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January 25, 2022 4:46 pm
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German Police to Act Against Use of Nazi-Era ‘Jewish Stars’ at Berlin COVID Protests

avatar by Sharon Wrobel

A participant at a demonstration in Munich, Germany, on May 9, 2020, carries a sign comparing coronavirus precautions with the atrocities of Josef Mengele, the Nazi doctor known as the ‘Angel of Death.’ Photo: @robertandreasch / Twitter

Police authorities in the city of Berlin will have the authority to crack down on protesters wearing the so-called yellow “Judenstern” (“Jews’ Star”) badges and other symbols associated with the Nazi era at demonstrations against pandemic restrictions.

According to an internal update by the Berlin police antisemitism commissioner, cited by German newspaper B.Z. Berlin, “the use of adapted ‘Jewish stars’ at gatherings can now be assumed to be a fundamental disturbance of public peace.”

Since the outbreak of the coronavirus pandemic, activists in Berlin and elsewhere in Germany have taken to the streets comparing social restrictions placed on individuals refusing the vaccines with the plight of Jews racially persecuted by the former Nazi regime. Germany does not have a mandatory vaccination policy but, like other countries, eases certain social-distancing restrictions for those who get inoculated.

Specifically, demonstrators have frequently donned the yellow Star of David badges that Holocaust victims were forced to wear under Nazi persecution, often marked with the word “unvaccinated” in place of the word “Jew.”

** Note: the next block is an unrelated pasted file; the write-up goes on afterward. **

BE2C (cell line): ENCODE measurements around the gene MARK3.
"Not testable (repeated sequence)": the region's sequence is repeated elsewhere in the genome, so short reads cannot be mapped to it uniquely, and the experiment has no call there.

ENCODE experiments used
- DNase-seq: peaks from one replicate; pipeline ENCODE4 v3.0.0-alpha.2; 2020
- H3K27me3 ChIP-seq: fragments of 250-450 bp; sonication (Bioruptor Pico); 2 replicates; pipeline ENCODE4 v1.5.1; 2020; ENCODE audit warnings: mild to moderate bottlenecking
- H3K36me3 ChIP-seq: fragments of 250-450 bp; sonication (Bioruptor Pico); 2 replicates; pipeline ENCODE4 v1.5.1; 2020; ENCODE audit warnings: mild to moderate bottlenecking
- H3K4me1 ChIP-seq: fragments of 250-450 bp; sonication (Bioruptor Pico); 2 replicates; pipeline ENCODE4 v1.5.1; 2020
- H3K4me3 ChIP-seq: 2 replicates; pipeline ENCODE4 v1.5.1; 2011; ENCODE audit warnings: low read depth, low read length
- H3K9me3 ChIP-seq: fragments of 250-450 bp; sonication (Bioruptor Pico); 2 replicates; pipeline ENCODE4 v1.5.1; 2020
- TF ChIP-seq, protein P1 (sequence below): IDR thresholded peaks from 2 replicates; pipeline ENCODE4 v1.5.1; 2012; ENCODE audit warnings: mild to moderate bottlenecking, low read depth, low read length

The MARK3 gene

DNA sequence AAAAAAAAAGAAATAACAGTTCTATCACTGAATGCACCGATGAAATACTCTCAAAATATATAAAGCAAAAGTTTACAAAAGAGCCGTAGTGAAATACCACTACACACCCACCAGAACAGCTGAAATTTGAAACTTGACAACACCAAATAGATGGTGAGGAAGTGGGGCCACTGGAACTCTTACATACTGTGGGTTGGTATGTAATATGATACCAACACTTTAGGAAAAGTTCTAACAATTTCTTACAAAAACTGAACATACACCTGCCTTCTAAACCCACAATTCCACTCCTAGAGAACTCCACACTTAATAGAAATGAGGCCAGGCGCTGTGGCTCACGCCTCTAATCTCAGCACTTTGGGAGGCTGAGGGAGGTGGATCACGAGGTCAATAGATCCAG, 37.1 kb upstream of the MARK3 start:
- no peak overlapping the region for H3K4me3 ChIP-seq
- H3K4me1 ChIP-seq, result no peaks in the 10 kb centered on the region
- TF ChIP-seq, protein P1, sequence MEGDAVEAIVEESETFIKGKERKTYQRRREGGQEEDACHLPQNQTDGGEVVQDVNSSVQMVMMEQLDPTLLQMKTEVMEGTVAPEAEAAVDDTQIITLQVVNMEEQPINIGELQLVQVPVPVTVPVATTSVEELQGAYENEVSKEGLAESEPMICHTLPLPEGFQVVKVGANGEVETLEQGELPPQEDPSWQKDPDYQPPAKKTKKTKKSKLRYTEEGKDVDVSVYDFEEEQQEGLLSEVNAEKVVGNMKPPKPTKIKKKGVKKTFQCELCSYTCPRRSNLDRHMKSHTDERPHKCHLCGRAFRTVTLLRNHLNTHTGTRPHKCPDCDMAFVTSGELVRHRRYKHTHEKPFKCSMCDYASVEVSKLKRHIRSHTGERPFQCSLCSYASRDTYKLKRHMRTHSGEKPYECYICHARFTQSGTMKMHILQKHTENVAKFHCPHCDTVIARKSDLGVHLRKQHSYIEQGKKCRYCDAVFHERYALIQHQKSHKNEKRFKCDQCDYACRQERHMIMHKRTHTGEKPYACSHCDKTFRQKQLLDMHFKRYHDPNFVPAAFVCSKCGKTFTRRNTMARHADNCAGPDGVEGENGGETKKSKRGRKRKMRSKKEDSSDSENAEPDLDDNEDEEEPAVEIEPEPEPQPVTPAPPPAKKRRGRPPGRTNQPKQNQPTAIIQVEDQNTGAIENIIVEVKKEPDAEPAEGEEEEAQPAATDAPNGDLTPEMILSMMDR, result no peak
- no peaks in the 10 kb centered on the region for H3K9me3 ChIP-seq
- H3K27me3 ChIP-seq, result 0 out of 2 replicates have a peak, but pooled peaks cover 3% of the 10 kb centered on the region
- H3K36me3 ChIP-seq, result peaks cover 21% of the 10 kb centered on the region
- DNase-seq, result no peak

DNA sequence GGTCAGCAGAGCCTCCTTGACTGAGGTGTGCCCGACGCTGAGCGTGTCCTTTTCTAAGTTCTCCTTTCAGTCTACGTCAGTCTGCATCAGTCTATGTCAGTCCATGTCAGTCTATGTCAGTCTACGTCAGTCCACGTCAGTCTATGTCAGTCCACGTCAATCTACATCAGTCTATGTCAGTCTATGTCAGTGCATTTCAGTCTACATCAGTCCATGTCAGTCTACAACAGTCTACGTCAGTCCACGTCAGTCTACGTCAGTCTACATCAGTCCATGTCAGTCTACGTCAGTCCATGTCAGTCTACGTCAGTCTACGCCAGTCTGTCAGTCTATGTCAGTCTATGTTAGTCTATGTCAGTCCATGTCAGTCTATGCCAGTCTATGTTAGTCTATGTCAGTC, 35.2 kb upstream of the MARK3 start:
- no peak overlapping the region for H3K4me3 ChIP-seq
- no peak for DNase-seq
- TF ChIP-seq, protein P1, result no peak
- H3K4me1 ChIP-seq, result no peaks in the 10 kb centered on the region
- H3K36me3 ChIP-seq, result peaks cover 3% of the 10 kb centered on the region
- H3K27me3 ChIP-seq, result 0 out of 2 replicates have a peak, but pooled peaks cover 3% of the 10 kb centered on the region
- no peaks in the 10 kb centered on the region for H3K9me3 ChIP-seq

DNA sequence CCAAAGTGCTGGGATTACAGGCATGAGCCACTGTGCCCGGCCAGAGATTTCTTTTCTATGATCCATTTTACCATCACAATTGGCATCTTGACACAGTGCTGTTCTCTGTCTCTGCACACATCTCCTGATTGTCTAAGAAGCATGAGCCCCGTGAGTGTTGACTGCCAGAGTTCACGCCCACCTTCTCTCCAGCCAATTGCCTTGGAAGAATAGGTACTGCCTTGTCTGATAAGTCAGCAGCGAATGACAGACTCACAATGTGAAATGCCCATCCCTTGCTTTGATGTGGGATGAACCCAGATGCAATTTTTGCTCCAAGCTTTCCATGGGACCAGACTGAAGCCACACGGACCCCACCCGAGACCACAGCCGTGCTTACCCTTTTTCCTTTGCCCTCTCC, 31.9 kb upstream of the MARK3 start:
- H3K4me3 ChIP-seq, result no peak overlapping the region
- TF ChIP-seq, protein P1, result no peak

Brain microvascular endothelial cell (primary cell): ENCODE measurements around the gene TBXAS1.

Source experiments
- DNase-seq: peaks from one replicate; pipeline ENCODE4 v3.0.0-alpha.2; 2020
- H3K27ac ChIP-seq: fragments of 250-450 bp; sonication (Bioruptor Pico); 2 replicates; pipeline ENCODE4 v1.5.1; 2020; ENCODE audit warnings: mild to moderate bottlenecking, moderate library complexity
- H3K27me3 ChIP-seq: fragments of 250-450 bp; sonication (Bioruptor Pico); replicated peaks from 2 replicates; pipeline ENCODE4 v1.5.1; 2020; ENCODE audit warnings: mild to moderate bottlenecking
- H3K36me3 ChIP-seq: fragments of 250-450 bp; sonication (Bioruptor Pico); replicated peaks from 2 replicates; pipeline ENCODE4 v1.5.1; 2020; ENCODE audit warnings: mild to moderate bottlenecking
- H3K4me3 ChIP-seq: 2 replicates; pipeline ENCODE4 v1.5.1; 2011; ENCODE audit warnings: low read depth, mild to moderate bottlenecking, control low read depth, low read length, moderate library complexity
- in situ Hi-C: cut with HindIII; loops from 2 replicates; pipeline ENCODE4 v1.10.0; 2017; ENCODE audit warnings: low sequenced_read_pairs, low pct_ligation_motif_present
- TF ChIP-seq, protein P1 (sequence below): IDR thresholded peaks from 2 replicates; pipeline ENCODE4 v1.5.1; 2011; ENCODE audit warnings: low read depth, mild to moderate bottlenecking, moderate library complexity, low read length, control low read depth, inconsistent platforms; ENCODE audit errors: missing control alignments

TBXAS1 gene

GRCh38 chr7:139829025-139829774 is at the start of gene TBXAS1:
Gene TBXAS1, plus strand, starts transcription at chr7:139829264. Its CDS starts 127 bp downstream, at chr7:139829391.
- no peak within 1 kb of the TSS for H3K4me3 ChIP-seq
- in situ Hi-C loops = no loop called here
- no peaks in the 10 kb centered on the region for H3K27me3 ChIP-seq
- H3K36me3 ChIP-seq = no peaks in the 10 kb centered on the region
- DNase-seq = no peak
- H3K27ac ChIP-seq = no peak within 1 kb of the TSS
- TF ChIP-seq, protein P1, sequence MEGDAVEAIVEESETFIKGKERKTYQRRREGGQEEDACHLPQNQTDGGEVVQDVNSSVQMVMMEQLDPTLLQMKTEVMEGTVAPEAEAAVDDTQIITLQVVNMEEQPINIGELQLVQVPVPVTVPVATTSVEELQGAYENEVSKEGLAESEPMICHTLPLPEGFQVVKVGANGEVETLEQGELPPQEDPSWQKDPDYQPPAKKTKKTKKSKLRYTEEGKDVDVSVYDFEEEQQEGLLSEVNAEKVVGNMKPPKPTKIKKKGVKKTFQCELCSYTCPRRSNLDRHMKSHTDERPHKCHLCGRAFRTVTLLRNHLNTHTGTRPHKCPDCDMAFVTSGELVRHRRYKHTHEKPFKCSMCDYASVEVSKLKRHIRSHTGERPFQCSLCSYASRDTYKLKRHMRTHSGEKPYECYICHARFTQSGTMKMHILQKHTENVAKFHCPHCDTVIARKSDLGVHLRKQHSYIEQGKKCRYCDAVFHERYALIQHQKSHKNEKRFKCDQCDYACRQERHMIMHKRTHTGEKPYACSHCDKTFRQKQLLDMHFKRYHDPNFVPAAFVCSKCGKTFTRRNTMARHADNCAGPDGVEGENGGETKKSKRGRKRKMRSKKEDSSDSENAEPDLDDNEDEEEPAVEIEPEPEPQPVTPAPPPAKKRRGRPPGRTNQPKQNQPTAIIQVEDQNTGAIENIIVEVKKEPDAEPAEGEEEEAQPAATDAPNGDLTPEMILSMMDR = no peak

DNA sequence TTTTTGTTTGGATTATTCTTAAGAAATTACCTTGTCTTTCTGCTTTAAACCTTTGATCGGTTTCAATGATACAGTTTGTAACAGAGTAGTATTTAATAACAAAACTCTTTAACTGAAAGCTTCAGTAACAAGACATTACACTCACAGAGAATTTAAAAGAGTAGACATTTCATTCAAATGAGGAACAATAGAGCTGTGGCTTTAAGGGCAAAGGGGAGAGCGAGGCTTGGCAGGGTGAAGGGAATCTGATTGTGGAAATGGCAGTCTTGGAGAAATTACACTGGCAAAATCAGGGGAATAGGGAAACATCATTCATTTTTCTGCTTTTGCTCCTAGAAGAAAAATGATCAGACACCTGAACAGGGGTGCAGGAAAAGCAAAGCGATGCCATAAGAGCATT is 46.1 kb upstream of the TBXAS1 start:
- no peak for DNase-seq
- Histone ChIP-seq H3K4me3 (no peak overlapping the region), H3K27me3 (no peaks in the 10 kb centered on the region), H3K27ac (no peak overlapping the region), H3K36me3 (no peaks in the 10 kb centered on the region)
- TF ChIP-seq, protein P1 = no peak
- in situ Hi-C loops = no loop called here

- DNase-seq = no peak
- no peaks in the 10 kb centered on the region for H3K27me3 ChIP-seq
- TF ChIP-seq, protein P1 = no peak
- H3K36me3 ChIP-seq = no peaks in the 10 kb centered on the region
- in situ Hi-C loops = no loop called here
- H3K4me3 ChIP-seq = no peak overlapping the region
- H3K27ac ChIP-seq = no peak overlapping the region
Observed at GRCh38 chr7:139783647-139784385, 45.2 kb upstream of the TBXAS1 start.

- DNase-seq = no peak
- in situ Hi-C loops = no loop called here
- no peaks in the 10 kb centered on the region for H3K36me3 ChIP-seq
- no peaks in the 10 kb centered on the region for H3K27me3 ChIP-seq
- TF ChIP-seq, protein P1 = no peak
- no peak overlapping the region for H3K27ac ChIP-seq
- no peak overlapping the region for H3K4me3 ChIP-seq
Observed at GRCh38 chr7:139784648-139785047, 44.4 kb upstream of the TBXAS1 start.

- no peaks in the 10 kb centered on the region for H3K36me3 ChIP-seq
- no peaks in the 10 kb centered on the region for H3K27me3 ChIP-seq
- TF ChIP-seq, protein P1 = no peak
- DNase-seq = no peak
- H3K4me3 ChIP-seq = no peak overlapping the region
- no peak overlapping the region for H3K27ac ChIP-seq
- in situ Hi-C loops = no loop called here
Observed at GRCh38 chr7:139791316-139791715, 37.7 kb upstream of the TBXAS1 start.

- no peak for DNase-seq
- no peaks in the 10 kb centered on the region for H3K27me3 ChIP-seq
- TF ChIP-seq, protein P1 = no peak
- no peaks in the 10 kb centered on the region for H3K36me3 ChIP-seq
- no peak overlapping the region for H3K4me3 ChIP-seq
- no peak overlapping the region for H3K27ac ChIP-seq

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The procedural instructions by Berlin authorities mean that the police can intervene for security reasons and impose restrictions before gatherings that ban the wearing of the controversial symbols. Police officials must secure the yellow stars and document relevant evidence.

Berlin’s police antisemitism commissioner clarified that wearing a Star of David in public as a purely religious symbol is not punishable.

Additionally, demonstrators drawing other analogies regarding the persecution of Jews and the Holocaust can now also face legal jeopardy, according to Berlin’s public prosecutor’s office. Deemed “secondary antisemitism,” such actions are defined as “everything that is associated with the trivialization of the Holocaust.”

The internal instructions by Berlin’s police antisemitism commissioner follow a verdict by a city district court, which came into effect in October, that charged a 56-year-old man with incitement to hatred. The man was convicted after spreading a Facebook post displaying a yellow star marked with the inscription “unvaccinated,” and a heading that read: “the hunt for humans can now start again.”

The southern German city of Munich banned the display of the Nazi-era star early in the pandemic. In May of 2021, Felix Klein, Germany’s federal antisemitism commissioner, called for other jurisdictions to follow that example.

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